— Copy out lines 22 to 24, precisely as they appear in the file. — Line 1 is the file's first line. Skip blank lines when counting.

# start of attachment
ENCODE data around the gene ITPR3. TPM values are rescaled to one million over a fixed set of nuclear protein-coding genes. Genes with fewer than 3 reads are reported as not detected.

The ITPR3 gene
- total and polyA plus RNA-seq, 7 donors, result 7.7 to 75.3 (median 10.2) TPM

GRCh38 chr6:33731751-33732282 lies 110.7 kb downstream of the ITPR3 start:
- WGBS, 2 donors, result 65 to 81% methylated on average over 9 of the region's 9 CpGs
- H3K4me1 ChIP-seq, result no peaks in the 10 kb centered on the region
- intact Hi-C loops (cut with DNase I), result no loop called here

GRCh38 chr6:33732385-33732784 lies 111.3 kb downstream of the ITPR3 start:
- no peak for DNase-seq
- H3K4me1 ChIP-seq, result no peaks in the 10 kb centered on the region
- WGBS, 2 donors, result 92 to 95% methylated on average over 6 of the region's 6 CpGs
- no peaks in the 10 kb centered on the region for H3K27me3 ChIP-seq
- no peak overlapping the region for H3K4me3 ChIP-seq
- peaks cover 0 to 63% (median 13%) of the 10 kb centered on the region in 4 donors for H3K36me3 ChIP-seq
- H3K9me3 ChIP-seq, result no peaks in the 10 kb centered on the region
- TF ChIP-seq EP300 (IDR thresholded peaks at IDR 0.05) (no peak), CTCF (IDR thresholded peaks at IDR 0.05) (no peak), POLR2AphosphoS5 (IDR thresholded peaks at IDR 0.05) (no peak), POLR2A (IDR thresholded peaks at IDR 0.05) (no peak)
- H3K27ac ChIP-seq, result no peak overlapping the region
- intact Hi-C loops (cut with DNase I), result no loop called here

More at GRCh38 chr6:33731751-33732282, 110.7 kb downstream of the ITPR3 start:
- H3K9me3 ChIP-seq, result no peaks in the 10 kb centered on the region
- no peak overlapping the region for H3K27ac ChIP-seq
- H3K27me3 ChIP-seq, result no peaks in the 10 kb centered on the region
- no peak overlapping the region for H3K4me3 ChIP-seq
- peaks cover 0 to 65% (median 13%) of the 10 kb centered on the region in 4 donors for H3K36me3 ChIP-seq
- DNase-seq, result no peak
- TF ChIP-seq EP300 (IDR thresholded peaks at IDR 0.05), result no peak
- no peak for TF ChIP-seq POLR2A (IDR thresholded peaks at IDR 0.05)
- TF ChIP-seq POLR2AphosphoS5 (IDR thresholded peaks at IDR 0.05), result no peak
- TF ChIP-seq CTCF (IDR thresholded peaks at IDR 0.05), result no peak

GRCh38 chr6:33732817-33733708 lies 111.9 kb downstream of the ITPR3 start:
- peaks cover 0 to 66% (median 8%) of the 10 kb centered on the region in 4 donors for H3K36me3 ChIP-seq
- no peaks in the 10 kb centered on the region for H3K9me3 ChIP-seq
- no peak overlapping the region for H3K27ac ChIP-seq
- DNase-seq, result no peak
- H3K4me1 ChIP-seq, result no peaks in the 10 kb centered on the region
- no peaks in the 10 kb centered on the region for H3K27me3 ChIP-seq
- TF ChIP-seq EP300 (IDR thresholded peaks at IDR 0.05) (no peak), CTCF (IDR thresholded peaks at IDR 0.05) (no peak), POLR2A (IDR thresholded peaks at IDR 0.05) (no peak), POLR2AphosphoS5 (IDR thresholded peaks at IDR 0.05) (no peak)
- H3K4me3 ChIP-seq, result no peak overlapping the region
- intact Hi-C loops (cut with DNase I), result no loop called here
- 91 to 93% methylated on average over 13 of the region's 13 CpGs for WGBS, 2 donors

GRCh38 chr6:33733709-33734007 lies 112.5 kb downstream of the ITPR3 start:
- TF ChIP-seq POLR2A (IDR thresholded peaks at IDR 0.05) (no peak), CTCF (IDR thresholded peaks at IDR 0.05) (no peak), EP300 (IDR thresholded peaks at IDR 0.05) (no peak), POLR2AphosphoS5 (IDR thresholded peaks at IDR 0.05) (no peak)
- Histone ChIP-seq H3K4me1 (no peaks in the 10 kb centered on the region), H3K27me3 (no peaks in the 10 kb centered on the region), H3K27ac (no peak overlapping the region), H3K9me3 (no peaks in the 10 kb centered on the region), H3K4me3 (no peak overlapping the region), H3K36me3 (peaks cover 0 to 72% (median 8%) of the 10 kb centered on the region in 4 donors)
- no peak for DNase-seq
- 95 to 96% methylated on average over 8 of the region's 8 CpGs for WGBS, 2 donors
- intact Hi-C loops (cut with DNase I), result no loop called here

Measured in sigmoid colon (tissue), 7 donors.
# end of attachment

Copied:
- H3K27me3 ChIP-seq, result no peaks in the 10 kb centered on the region
- no peak overlapping the region for H3K4me3 ChIP-seq
- peaks cover 0 to 65% (median 13%) of the 10 kb centered on the region in 4 donors for H3K36me3 ChIP-seq